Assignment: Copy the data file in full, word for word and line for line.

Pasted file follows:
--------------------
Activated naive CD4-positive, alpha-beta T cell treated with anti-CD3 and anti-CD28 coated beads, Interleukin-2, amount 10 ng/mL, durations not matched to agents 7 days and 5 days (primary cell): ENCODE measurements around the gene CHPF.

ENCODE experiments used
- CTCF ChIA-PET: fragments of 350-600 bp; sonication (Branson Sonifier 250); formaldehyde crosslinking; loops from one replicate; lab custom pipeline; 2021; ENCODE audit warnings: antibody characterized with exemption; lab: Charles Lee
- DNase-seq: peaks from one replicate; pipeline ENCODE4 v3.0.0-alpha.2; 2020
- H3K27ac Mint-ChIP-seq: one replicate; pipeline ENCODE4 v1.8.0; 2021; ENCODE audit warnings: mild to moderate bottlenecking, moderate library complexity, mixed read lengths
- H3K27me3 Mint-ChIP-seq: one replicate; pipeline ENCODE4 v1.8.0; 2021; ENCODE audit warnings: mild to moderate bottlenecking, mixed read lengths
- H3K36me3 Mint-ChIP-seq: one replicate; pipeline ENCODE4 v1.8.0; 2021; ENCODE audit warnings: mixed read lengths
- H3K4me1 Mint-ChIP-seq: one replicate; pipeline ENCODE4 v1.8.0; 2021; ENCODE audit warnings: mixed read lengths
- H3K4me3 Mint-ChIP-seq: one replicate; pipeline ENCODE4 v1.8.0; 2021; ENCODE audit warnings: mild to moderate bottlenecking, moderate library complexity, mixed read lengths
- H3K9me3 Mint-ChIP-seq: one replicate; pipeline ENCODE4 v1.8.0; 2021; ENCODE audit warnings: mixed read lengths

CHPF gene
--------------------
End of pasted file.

Activated naive CD4-positive, alpha-beta T cell treated with anti-CD3 and anti-CD28 coated beads, Interleukin-2, amount 10 ng/mL, durations not matched to agents 7 days and 5 days (primary cell): ENCODE measurements around the gene CHPF.

ENCODE experiments used
- CTCF ChIA-PET: fragments of 350-600 bp; sonication (Branson Sonifier 250); formaldehyde crosslinking; loops from one replicate; lab custom pipeline; 2021; ENCODE audit warnings: antibody characterized with exemption; lab: Charles Lee
- DNase-seq: peaks from one replicate; pipeline ENCODE4 v3.0.0-alpha.2; 2020
- H3K27ac Mint-ChIP-seq: one replicate; pipeline ENCODE4 v1.8.0; 2021; ENCODE audit warnings: mild to moderate bottlenecking, moderate library complexity, mixed read lengths
- H3K27me3 Mint-ChIP-seq: one replicate; pipeline ENCODE4 v1.8.0; 2021; ENCODE audit warnings: mild to moderate bottlenecking, mixed read lengths
- H3K36me3 Mint-ChIP-seq: one replicate; pipeline ENCODE4 v1.8.0; 2021; ENCODE audit warnings: mixed read lengths
- H3K4me1 Mint-ChIP-seq: one replicate; pipeline ENCODE4 v1.8.0; 2021; ENCODE audit warnings: mixed read lengths
- H3K4me3 Mint-ChIP-seq: one replicate; pipeline ENCODE4 v1.8.0; 2021; ENCODE audit warnings: mild to moderate bottlenecking, moderate library complexity, mixed read lengths
- H3K9me3 Mint-ChIP-seq: one replicate; pipeline ENCODE4 v1.8.0; 2021; ENCODE audit warnings: mixed read lengths

CHPF gene